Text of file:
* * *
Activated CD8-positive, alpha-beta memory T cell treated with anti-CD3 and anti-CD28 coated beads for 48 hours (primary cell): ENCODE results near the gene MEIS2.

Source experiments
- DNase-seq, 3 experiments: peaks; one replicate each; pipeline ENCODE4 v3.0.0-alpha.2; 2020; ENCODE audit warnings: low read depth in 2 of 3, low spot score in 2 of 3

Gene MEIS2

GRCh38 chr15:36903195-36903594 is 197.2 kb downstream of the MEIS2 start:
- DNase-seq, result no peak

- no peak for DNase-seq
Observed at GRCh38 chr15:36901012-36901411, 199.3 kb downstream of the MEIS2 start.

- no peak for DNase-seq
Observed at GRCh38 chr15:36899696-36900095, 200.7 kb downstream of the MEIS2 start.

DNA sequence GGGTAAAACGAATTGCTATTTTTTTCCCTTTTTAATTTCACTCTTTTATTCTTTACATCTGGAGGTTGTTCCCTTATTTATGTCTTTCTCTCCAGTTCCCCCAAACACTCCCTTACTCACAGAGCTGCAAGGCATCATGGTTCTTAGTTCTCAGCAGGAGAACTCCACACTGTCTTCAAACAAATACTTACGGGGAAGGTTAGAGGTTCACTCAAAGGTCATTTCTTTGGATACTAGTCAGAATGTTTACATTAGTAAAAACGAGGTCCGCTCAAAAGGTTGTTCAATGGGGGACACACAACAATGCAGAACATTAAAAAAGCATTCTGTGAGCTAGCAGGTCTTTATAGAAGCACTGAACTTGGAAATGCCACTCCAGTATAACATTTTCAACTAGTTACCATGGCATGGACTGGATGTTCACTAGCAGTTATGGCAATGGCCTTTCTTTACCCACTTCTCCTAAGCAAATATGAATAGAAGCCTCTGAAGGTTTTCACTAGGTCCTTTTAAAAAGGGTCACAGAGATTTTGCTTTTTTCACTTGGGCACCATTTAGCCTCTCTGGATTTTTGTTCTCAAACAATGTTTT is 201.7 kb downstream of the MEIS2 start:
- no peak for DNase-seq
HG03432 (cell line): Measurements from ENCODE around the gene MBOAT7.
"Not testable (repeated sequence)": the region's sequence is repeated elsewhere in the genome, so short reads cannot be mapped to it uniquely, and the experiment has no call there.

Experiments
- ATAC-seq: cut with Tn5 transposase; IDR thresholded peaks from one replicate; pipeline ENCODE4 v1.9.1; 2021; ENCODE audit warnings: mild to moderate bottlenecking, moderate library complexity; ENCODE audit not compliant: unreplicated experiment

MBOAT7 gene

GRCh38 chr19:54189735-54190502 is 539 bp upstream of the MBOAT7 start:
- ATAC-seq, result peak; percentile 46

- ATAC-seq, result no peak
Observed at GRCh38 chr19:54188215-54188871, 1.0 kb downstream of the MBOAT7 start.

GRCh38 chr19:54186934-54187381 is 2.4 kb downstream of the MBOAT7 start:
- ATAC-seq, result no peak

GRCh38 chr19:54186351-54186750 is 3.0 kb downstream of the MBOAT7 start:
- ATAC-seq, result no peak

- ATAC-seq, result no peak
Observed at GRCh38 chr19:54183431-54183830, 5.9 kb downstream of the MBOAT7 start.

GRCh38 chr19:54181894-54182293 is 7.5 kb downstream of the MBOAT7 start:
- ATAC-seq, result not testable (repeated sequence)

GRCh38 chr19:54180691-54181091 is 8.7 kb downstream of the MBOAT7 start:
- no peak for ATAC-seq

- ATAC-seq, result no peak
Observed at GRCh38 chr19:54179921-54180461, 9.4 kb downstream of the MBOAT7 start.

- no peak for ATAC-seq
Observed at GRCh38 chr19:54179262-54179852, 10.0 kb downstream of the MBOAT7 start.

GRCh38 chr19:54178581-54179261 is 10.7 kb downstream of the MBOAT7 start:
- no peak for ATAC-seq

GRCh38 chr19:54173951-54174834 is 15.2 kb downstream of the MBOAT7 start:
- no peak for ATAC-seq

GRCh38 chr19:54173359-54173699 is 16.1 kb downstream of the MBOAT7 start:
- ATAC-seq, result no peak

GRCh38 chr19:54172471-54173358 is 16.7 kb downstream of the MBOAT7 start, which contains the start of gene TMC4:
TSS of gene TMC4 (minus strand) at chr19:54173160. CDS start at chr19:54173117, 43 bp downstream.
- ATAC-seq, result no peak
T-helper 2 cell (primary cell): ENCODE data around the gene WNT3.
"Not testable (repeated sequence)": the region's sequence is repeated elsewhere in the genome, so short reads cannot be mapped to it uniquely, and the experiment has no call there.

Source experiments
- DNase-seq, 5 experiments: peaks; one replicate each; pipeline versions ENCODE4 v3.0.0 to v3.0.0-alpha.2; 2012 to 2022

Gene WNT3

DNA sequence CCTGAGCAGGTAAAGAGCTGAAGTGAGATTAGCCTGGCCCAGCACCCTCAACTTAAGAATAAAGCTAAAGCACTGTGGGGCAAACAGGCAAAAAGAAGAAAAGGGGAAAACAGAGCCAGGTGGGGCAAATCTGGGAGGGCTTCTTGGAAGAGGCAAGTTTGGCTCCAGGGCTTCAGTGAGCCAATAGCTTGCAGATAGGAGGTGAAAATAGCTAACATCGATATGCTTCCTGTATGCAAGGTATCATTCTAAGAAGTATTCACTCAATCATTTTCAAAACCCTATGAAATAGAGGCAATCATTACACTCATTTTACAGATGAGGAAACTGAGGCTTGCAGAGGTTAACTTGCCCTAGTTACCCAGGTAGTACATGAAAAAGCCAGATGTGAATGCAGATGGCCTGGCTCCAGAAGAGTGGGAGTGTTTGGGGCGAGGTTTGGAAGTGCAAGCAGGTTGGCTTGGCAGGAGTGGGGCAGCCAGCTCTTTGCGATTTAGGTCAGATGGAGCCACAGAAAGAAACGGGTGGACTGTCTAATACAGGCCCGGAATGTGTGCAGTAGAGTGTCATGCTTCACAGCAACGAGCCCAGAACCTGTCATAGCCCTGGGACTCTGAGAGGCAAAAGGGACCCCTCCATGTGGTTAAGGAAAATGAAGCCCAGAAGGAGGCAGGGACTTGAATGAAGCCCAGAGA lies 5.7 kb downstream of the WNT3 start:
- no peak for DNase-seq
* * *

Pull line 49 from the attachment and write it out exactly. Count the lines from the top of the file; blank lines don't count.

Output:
Gene WNT3